Boating Under the Influence
Florida makes operating a boat while under the influence of drugs or alcohol a criminal offense. Nevertheless, each year, many people are stopped doing just that—and sometimes the results are disastrous.
One tragic case has been in the news recently. In 2012, Robert Everson and his wife, Wendy, were riding in a dinghy off Key West to get to their sailboat. But the wake of a passing boat caused their dinghy to tip over, spilling both Everson’s into the water. Robert survived but Wendy, who almost drowned, died in the hospital a few days later.
Police found that Robert’s blood alcohol content was high and arrested him. He fled to Indiana but was ultimately found and convicted. Recently, Robert received a 10-year sentence.
Florida’s Law on Boating Under the Influence (BUI)
You can find the statute at section 327.35. It criminalizes operating a vessel within Florida if:
- The operator is under the influence of alcohol or drugs so that his or her normal faculties are impaired
- The operator has a BAC of 0.08 or higher, as measured by a blood or breath test
Under the statute, a vessel is defined as all watercraft, barge, or airboat but not a seaplane.
As you can see, the law does not require that you have any BAC, since you are breaking the law so long as your faculties are impaired by any amount of drugs or alcohol. If you were involved in an accident, then you can expect closer scrutiny of the actions you took leading up to the crash.
Penalties for BUI
The penalties will depend on whether this is the operator’s first or a subsequent offense. It also matters whether the operator’s BAC was very high or whether a minor was on the boat at the time also.
Generally, a first BUI offense is a second-degree misdemeanor which carries the following:
- Up to 6 months in jail
- Fine between $500 and $1,000
- Mandatory probation, including community service
- Impoundment or immobilization of vessel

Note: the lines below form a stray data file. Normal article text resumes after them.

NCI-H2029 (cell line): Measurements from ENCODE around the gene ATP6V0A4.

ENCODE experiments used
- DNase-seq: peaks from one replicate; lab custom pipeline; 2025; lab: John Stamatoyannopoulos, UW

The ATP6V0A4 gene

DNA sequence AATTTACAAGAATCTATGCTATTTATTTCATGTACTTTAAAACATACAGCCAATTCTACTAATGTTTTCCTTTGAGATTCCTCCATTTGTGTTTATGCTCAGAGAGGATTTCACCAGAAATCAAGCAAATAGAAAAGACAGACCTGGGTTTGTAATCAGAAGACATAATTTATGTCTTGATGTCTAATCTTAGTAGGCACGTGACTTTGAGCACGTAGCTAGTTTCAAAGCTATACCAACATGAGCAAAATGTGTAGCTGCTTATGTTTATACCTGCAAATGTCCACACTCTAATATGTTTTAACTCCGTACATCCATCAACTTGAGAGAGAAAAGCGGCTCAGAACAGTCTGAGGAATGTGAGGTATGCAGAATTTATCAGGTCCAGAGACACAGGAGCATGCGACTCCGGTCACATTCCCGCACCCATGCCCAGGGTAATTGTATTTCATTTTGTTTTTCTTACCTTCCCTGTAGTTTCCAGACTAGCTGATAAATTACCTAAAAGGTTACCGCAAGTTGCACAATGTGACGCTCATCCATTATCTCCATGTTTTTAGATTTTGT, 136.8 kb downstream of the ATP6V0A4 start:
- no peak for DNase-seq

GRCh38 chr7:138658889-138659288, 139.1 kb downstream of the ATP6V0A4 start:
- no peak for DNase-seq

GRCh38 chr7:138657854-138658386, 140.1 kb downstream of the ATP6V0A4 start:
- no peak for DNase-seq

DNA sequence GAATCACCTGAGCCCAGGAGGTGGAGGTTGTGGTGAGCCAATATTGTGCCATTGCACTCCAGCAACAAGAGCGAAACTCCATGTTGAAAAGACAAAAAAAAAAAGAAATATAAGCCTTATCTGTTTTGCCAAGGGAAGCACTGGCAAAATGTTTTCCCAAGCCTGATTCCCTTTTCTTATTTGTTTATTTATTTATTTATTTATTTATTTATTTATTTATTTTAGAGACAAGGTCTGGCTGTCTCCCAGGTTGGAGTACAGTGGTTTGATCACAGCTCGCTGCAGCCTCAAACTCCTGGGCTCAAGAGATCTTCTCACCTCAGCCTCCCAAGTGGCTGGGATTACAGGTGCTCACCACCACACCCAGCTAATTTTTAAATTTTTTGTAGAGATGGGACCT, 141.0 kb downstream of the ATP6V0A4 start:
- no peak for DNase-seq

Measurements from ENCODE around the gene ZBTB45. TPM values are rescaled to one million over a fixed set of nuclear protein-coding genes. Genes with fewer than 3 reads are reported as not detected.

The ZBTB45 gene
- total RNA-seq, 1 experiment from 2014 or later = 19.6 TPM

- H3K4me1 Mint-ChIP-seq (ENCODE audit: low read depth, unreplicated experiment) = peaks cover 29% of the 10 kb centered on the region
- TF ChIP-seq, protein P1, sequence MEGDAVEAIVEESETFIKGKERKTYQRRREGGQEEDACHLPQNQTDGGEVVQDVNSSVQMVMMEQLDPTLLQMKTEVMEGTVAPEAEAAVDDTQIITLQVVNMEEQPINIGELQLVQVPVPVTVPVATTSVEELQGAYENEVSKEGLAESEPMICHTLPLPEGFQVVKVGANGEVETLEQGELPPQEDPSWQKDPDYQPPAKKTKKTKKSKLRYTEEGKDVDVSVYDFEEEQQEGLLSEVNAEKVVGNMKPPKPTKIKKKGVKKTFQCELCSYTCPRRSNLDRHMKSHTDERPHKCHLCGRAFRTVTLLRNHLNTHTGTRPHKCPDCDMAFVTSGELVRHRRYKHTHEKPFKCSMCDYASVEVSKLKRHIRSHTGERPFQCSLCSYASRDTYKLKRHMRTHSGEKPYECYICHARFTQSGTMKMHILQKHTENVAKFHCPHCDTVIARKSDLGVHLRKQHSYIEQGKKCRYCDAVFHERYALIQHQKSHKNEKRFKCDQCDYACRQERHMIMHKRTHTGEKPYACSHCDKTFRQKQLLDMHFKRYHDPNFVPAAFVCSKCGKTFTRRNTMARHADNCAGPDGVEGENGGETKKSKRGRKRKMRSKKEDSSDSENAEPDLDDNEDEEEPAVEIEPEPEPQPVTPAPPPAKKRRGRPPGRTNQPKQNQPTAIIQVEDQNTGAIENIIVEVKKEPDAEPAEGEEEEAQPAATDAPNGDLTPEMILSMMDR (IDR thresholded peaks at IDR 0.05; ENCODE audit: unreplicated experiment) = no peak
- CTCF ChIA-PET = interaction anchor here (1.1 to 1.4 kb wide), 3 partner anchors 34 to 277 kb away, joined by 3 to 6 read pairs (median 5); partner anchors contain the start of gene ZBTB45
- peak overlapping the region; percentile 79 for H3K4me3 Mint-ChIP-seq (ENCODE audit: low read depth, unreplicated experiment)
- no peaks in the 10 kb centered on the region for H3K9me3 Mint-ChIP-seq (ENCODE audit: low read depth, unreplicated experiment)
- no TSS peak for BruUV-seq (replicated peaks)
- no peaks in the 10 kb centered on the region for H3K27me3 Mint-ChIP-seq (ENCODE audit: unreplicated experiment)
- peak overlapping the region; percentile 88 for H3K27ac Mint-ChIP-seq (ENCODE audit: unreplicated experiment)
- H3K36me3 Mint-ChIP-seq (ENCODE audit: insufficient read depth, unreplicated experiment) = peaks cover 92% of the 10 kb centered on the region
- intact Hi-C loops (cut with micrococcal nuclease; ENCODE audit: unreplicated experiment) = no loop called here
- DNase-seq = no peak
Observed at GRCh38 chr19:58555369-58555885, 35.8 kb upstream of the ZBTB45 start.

If the operator had a BAC of 0.15% of a minor in the vessel, then even a first offense will warrant punishment similar to that of someone who has a second offense.
A second BUI offense carries steeper penalties, including:
- Up to 9 months in jail
- Fines between $1,000 and $2,000
- Impoundment of vessel
If this is a second conviction within 5 years, then an operator faces a mandatory 10 days in jail. If his or her BAC was 0.15% or the operator had a minor in the vessel, then they are looking at up to a year in jail and fines ranging from $2,000 to $4,000.
A third BUI offense can be classified as a felony if it happened within 10 years of another BUI offense. Felony penalties are steep:
- Up to 5 years in prison (minimum of 30 days in jail)
- Up to $5,000 in fines
If the operator had no prior convictions within the past 10 years, then it is a misdemeanor and carries punishment of:
- Up to a year in jail
- A fine between $2,000 and $5,000
If someone died in an accident, then the operator could be charged with manslaughter or another crime, which will carry even more serious penalties.
Bundza & Rodriguez is a leading firm in the area. If you have been arrested for BUI, you should contact our Daytona Beach criminal defense attorneys today 386-252-5170. We offer a free consultation, so please avoid delay.